Multi-factor authentication

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Multi-factor authentication is an extended verification procedure (or a method of controlling access to a computer). To gain access to information, the user must present more than one “proof”.

Categories of the evidences

Data that the subject possesses.

This is secret information that only an authorized subject knows. The password can be a speech word, a text word, a combination for a lock or a personal identification number (PIN code). However, it has significant drawbacks: it is often difficult to keep a password secret, because attackers are constantly coming up with new ways of stealing, hacking and password selection. This makes the password mechanism unsecure. Many secret questions, such as “Where were you born?”, are elementary examples of the knowledge factor, because they can be known to a wide group of people or be investigated.

A thing that the subject possesses.

It is important here that the subject has some kind of unique object. It can be a personal seal, a key to the lock, a data file containing a characteristic. The characteristic is often embedded in a special device: for example, a plastic card. It is more difficult for an attacker to get hold of such a device than to crack a password, and the subject can immediately report in case of theft of the device. This makes this method more secure than a password mechanism, but the cost of such a data access protection system is higher.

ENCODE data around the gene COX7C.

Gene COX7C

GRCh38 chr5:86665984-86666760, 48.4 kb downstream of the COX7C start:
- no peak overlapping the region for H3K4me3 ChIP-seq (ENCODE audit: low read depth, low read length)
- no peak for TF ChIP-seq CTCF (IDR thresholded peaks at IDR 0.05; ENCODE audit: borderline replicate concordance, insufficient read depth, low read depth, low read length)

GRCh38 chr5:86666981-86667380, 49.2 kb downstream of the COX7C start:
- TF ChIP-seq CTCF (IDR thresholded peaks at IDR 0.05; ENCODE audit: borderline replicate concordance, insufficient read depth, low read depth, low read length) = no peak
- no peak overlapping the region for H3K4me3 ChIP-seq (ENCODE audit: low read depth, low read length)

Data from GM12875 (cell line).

A property that the subject possesses.

A characteristic is a physical feature of the subject. It can be a face, fingerprints, iris, capillary patterns, DNA sequence or voice. From the point of view of the subject, this method is the simplest: you do not need to remember the password or carry an authentication device with you. However, the biometric system must have high sensitivity in order to confirm an authorized user, but reject an attacker with similar biometric parameters. Also, the cost of such a system is quite high.

Double-factor authentication, 2FA

Double-factor / two-factor authentication (2FA) is a type of multi-factor authentication. 2FA is a technology that provides user identification using a combination of two different components. The bright example of two-factor authentication is Google authorization. When a user logs in from a new device, in addition to password authentication, they are asked to enter a six-digit/eight-digit confirmation code. The subscriber can receive it by SMS or by voice call to his phone.

Also, a new one-time password can be generated by the authenticator application in short periods of time. The method of receiving the confirmation code is selected in the settings.

See also